Due to this encryption and the reduction of restrictions, many have hailed DoH as beneficial for user privacy and security. Man-in-the-middle (MiTM) attacks often exploit the insecure nature of DNS via DNS Spoofing attacks, DNS Hijacking or DNS Poisoning. This allow hackers to redirect webpage requests and return spoofed sites that appear to be legitimate. However, by putting DNS in a HTTPS encrypted channel, eavesdropping on DNS queries and MiTM attacks becomes much more difficult.
Protests to the changes
However, not everyone is happy with the proposed changes. After it was announced that Google would be implementing changes to how its Chrome and Android browsers implement DNS requests to DoH and that Mozilla would be doing the same with Firefox, there was an outcry from many cyber security and internet service providers. The trade association for ISPs in the UK even nominated Mozilla for the award of ‘Internet Villain’ of the year following the announcement of their plans to support the DoH protocol in Firefox. The UK legally force ISPs to block certain types of websites such as copyright infringement or trademarked content. Others may choose to block other ‘sketchy’ or ‘unsavory’ content such as extremist views, adult images or child pornography. They argue that implementing DoH will cause major complications for their ability to filter traffic for these government mandated ‘bad sites’.
Internet security providers have also protested claiming that encrypting traffic will prevent them from sniffing for malicious websites. They argue that losing this ability will lead to reduced data security for customers, as attackers love to hide in encrypted traffic as seen in the recent Magecart attacks, and that it was an oversight like this that played a part in last year’s major British Ariways and Marriott data breaches.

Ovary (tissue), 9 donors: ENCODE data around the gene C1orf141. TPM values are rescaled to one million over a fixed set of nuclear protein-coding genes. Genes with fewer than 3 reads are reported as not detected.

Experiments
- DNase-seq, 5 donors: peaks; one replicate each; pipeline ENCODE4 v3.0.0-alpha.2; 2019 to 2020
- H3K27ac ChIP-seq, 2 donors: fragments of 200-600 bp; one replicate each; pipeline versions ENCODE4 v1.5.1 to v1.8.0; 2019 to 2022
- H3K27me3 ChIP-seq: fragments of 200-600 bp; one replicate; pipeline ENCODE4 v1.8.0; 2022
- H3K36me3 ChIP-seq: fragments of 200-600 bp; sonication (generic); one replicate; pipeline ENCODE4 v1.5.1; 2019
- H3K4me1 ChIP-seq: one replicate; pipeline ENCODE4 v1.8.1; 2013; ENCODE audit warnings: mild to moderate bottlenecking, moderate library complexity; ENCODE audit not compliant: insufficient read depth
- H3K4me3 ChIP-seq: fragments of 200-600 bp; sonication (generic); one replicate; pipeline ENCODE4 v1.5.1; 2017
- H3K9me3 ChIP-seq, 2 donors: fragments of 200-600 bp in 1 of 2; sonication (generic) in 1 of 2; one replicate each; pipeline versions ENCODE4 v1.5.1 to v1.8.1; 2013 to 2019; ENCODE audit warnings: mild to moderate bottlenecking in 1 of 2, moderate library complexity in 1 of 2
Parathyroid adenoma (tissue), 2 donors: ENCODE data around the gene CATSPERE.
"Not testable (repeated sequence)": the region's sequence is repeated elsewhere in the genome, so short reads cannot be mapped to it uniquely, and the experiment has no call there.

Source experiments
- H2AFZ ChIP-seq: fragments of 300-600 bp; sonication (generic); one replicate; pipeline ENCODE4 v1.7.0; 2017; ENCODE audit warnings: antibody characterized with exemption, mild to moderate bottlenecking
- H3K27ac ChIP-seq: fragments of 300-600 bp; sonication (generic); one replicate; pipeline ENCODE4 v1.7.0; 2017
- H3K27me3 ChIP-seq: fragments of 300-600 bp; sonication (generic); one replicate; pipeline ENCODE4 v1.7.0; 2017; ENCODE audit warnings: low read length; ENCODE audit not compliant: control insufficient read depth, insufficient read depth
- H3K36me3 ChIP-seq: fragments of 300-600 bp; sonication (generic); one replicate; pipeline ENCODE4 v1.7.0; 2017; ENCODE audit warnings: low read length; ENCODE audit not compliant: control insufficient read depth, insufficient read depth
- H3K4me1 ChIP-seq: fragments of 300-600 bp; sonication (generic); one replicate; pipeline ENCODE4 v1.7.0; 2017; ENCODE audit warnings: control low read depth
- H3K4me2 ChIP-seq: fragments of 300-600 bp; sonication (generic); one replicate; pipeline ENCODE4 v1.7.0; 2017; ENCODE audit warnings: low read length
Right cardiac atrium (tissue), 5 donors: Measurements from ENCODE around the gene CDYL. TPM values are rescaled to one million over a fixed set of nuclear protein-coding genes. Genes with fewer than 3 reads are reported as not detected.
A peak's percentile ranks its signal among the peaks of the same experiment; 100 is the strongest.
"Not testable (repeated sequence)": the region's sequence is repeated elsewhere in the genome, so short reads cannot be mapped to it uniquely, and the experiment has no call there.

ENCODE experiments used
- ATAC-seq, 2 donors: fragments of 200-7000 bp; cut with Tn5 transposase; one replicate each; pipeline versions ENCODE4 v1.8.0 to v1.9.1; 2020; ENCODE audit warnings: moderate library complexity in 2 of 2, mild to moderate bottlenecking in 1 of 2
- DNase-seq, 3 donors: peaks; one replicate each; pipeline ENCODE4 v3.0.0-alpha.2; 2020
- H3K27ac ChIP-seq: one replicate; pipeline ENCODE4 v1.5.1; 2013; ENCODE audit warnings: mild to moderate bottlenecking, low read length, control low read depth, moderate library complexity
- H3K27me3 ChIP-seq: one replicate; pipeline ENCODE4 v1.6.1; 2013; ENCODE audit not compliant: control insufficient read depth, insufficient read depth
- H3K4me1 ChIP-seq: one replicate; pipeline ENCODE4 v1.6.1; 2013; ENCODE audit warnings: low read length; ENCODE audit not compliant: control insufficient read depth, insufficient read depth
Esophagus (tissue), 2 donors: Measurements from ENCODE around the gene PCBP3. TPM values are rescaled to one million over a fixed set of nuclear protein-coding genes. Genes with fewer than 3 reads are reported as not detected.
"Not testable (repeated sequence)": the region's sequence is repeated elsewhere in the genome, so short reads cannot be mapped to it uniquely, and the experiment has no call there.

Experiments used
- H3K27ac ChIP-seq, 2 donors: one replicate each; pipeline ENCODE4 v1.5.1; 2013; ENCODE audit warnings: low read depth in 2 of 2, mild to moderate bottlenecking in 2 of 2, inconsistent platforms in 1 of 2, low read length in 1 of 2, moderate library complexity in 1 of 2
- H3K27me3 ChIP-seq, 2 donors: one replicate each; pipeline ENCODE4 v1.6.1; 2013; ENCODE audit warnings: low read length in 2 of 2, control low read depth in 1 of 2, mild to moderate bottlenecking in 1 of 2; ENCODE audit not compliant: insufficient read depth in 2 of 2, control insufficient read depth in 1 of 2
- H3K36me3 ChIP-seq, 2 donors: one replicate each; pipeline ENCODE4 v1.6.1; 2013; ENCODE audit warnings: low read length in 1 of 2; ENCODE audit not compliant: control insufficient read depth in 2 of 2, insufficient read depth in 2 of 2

Despite protests, it seems that DoH will go ahead with two of the world’s biggest and most popular web browsers; Google Chrome and Mozilla Firefox. Simialrly, in the most recent Android release (Android 9), Google extended DoH support to the world’s most popular mobile platform. Both companies acknowledge that content filtering and implementing blocks may become more complicated and perhaps more expensive. However, they support a tool that brings privacy improvements to millions at the expense of a few vendors.
What does this mean for users and anti-phishing protection?
So what does this mean for users? Most anti-phishing solutions currently rely on DNS sniffing to monitor user traffic and block access to suspicious or malicious sites. With the introduction of DoH and encryption, many anti-phishing solutions will become useless. If you have a security solution, ask your supplier about how they intend to address this issue. If you are looking into an anti-phishing solution, ask vendors about encrypted DNS traffic and how this will affect their mobile phishing protection.
Fortunately, Corrata has never relied solely on examining unencrypted DNS traffic to identify malicious activity. From its first release Corrata Security and Control implemented comprehensive inspection of all IP traffic. Corrata’s SafePathML technology provides the highest level of visibility and protection on mobile. Doing this required the Corrata engineering team to solve a wide range of technically challenging issues. This lead Corrata to create the first ever enterprise grade firewall for mobile. Corrata’s robust solution future proofs our customers against changes such as DNS over HTTPS. It is clear that the investment is now paying off in terms of comprehensive protection for end users.